Submitted on Briefs: December 7, 2016.
FROM: District Court of the Eleventh Judicial District, In
and For the County of Flathead, Cause No. DV-11-1252(D)
Honorable Amy Eddy, Presiding Judge
Appellant: Evan F. Danno, Danno Law Firm, Kalispell, Montana
Appellees: Mark S. Williams, Nicholas Pagnotta, Amanda Duman,
Williams Law Firm, P.C., Missoula, Montana, Monique P. Voigt,
William J. Mattix, Crowley Fleck, PLLP, Billings, Montana
McGrath Chief Justice.
Pursuant to Section I, Paragraph 3(c), Montana Supreme Court
Internal Operating Rules, this case is decided by memorandum
opinion and shall not be cited and does not serve as
precedent. Its case title, cause number, and disposition
shall be included in this Court's quarterly list of
noncitable cases published in the Pacific Reporter and
Jeannette Mundel (Mundel) appeals from an April 26, 2016
post-trial order denying her attorney's fees and costs,
in a case involving litigation of uninsured motorist
insurance coverage. We affirm.
On September 1, 2011, Mundel was stopped at a traffic light
in Kalispell, Montana, when her vehicle was rear-ended by
Zona Bauer (Bauer). Neither Mundel nor Bauer called the
police. Mundel drove herself to the Hospital in Whitefish,
Montana, where she received medical treatment. Bauer's
insurance company, Allstate, paid Mundel its bodily injury
liability limit of $25, 000. Mundel was insured by Farmers
Insurance (Farmers) and carried underinsured motorist
coverage (UIM) with a $100, 000 bodily injury liability
limit. Mundel made a claim under her Farmers UIM policy.
Farmers denied her claim. Mundel filed a complaint in
District Court alleging breach of contract and damages.
After Farmers denied key matters in its answer, Mundel served
discovery requests for admissions on Farmers to admit: the
accident was caused solely by Bauer, Mundel was injured in
the accident, and Mundel's medical bills compilation may
be admitted into evidence as a summary of her medical
expenses. Farmers denied her requests for admissions noting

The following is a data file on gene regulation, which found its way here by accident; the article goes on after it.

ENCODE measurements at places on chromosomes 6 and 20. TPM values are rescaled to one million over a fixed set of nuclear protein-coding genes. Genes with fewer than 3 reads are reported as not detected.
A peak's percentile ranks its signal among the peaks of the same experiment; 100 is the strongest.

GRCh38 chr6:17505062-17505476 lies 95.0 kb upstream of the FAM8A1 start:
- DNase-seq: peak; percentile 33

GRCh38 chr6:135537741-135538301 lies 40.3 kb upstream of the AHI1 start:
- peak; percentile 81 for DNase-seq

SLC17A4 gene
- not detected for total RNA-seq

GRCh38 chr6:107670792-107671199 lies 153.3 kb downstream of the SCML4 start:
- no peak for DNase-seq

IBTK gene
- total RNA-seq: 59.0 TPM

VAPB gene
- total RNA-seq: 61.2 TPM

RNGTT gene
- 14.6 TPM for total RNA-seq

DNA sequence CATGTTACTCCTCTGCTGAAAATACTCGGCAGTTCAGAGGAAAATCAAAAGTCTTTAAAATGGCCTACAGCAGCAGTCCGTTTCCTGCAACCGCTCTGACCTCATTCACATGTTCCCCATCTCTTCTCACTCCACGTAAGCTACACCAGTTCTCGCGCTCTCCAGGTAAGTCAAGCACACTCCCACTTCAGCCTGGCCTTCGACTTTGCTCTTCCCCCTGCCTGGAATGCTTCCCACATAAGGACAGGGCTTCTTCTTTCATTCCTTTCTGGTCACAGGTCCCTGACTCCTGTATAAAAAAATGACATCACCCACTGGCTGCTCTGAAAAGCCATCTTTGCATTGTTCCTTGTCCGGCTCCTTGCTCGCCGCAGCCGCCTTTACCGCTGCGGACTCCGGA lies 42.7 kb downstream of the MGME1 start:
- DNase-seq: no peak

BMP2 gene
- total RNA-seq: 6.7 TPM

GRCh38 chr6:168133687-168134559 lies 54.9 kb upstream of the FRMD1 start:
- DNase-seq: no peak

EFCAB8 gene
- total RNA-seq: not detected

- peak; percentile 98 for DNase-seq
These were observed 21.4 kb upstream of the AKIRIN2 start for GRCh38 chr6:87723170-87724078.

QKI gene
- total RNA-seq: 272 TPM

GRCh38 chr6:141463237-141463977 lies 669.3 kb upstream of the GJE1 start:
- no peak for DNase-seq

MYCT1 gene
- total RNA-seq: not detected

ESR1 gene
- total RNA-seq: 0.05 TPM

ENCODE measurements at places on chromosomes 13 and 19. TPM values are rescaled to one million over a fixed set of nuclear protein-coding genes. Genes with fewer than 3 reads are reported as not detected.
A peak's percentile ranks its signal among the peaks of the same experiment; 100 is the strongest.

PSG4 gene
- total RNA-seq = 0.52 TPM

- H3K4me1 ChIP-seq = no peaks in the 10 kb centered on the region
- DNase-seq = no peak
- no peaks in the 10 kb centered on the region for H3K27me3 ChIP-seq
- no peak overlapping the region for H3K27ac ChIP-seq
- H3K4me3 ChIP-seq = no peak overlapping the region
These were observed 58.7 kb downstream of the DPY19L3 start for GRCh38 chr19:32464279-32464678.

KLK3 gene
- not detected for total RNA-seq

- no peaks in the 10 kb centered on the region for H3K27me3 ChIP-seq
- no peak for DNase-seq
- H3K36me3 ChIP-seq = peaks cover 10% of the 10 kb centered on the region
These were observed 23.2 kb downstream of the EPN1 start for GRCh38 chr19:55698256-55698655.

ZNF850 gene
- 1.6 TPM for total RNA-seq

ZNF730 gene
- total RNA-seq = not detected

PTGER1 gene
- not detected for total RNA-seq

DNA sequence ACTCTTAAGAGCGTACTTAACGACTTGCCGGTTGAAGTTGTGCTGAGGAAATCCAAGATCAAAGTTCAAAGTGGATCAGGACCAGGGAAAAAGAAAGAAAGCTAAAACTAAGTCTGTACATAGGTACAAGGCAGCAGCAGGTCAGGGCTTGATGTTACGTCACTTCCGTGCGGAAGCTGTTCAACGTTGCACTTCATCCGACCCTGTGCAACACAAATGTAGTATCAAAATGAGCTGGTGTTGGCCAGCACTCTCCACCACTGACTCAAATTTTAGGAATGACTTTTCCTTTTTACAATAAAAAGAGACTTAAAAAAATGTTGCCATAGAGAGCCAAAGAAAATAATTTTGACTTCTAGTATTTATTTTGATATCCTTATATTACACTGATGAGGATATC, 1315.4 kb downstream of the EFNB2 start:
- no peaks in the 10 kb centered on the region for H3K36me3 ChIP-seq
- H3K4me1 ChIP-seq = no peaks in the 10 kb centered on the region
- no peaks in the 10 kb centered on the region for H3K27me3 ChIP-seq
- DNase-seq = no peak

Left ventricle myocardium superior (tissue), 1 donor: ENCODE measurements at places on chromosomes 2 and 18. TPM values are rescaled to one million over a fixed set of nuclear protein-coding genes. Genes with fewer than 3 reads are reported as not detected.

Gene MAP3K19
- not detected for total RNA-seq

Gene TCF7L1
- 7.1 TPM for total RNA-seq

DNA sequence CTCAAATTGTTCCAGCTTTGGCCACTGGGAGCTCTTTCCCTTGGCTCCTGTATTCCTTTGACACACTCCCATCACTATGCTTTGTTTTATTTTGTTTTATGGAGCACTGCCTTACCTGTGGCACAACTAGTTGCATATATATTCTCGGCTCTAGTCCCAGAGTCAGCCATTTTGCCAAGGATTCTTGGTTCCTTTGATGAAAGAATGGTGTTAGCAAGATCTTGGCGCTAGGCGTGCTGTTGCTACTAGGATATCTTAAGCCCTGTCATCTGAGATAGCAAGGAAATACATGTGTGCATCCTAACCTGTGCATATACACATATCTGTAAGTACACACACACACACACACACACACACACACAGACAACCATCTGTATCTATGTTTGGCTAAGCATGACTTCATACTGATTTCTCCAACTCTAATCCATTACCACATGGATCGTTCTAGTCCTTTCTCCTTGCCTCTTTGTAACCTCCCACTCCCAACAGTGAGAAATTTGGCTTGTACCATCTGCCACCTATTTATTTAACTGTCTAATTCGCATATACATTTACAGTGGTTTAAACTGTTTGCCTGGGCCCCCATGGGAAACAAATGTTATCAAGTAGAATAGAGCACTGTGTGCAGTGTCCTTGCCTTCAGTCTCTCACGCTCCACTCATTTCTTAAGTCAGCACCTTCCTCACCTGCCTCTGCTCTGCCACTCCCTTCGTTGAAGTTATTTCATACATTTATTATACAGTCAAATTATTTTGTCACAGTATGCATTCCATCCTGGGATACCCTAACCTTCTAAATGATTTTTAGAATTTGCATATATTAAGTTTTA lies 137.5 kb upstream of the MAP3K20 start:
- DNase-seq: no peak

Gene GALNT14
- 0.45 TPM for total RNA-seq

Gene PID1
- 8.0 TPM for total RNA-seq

the police were not called, Bauer and Mundel's versions
of the accident differed, Mundel failed to cooperate with the
injury investigation, and Farmers believed the summary of
medical expenses called for a legal conclusion. At trial,
these matters were resolved in Mundel's favor.
The jury awarded Mundel $19, 731.02 for bodily injury
damages. As such, Mundel did not qualify for UIM coverage
under her Farmers' policy because Bauer was not
underinsured. Allstate had paid her more than the jury
awarded. The District Court denied Mundel's post-trial
motion for attorney's fees and costs and entered judgment
in favor of Farmers.
A trial court has authority to impose discovery sanctions
pursuant to M. R. Civ. P. 37. The Montana Supreme Court
reviews sanctions imposed pursuant to M. R. Civ. P. 37 for an
abuse of discretion. Maloney v. Home & Inv. Ctr.,
Inc., 2000 MT 34, ¶ 27, 298 Mont. 213, 994 P.2d
1124; Kraft v. High Country Motors, Inc., 2012 MT
83, ¶ 23, 364 Mont. 465, 276 P.3d 908. We generally
defer to the trial court's judgment on the decision to
impose sanctions for discovery violations because "the
trial court is in the best position to know whether parties
are disregarding the rights of opposing parties in the course
of litigation and which sanctions for such conduct are most
appropriate." McKenzie v. Scheeler, 285 Mont.
500, 506, 949 P.2d 1168, 1172 (citing Smith v.
Butte-Silver Bow County, 276 Mont. 329, 332, 916 P.2d
91, 93 (1996)). See also Linn v. Whitaker, 2007 MT
46, ¶ 13, 336 Mont. 131, 152 P.3d 1282.
Mundel argues the District Court should have granted her
attorney's fees and costs pursuant to M. R. Civ. P.
37(c)(2) when Farmers failed to admit matters in requests for
admissions thus needlessly requiring litigation of those
issues. Mundel bases her argument on the assumption that
after a party fails to admit what is later proven true, M. R.
Civ. P. 37(c)(2) requires a district court to order payment
of attorney's fees incurred in proving the fact. M. R.
Civ. P. 37(c)(2) provides:
(2) Failure to Admit. If a party fails to admit what is
requested under Rule 36 and if the requesting party later
proves a document to be genuine or the matter true, the
requesting party may move that the party who failed to admit
pay the reasonable expenses, including attorney ...